Pitchfork’s Review of the Hall and Oates Box Set Is 762 Words, and Not One of Them Is “Rich” or “Girl”

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11/19/2009 12:30 PM |

You have no idea how many times Yahoo Answers has refused to respond to my question, Dear Yahoo Answers, are Hall and Oates in love? Sincerely, L Magazine Film Editor Mark Asch, BFA.
  • You have no idea how many times Yahoo Answers has refused to respond to my question, “Dear Yahoo Answers, are Hall and Oates in love? Sincerely, L Magazine Film Editor Mark Asch, BFA.”

Once upon a time, of course, it was not cool to like Hall & Oates, but historical distance, coupled with the fact of the internet ensuring that nothing stays underground for long and thus making “indie” essentially just another genre of mainstream music, has made it much easier to “respect motherfucking craft when you hear it”, as an alt-weekly music critic once said about a Taylor Swift record at no risk of professional disapprobation.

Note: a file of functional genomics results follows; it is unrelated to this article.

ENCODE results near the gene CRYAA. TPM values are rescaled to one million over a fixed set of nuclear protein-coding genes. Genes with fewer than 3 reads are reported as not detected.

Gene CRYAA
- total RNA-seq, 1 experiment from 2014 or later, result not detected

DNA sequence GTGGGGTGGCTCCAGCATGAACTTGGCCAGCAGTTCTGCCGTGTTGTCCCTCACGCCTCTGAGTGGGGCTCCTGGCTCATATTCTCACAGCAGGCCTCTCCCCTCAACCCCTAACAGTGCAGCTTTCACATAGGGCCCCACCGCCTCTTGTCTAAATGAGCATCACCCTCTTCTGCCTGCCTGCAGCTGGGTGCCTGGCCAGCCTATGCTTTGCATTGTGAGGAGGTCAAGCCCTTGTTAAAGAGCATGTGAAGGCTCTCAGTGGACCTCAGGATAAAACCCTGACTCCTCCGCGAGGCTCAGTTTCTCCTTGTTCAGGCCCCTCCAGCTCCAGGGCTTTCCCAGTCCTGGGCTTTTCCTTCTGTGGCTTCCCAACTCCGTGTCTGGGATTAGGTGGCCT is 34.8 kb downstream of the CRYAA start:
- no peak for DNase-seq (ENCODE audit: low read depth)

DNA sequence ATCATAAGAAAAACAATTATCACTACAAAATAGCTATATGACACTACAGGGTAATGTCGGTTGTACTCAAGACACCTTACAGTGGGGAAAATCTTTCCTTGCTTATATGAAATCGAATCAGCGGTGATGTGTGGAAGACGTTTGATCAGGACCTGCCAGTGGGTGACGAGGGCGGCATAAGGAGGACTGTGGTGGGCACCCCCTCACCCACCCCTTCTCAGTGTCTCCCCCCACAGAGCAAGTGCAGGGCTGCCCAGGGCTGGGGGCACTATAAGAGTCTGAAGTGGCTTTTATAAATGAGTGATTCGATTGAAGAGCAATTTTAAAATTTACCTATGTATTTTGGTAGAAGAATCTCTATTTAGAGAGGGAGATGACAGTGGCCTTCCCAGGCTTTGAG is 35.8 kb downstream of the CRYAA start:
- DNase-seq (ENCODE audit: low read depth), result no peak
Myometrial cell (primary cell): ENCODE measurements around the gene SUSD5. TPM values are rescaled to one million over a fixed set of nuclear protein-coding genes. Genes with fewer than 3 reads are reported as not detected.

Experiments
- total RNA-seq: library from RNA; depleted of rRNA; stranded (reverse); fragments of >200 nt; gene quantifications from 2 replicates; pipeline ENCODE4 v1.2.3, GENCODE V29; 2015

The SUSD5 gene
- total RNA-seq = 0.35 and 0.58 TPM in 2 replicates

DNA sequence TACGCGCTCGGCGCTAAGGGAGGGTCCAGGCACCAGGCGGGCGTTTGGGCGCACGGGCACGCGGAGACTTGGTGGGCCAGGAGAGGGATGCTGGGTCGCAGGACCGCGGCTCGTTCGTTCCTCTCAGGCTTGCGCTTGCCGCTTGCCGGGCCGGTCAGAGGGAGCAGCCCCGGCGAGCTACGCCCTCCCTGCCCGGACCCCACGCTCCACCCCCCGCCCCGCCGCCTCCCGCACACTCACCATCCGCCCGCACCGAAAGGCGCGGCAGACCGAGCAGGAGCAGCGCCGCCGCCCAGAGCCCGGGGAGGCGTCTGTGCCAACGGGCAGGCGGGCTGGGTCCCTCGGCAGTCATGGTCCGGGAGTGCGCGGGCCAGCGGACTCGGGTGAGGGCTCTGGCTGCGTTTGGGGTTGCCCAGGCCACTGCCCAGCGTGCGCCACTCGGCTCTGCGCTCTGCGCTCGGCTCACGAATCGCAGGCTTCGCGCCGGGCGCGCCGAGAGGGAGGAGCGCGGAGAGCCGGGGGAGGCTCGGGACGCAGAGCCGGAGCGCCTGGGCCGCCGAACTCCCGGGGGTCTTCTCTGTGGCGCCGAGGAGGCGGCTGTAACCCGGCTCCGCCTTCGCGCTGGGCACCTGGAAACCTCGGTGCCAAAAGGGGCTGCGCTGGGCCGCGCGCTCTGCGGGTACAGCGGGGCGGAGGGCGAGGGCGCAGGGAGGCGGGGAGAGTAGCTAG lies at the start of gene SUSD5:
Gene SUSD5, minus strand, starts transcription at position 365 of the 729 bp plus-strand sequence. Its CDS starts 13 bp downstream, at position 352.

Anyway that is a very brief historical summary of why Pitchfork’s Douglas Wolk is reviewing Do What You Want, Be What You Are: The Music of Daryl Hall and John Oates today. He wisely leaves larger issues of taste, irony and history to idiot big-picture bloggers, and contextualizes the hits (and misses) within the style of the times. He gives it a 4.8, but that seems to have more to do with the selection than anything else, because we all know that it’s ok to like Hall and Oates now, and not even ironically. Postmodernism wins!

Also, Nina Simone’s cover of “Rich Girl”, also.

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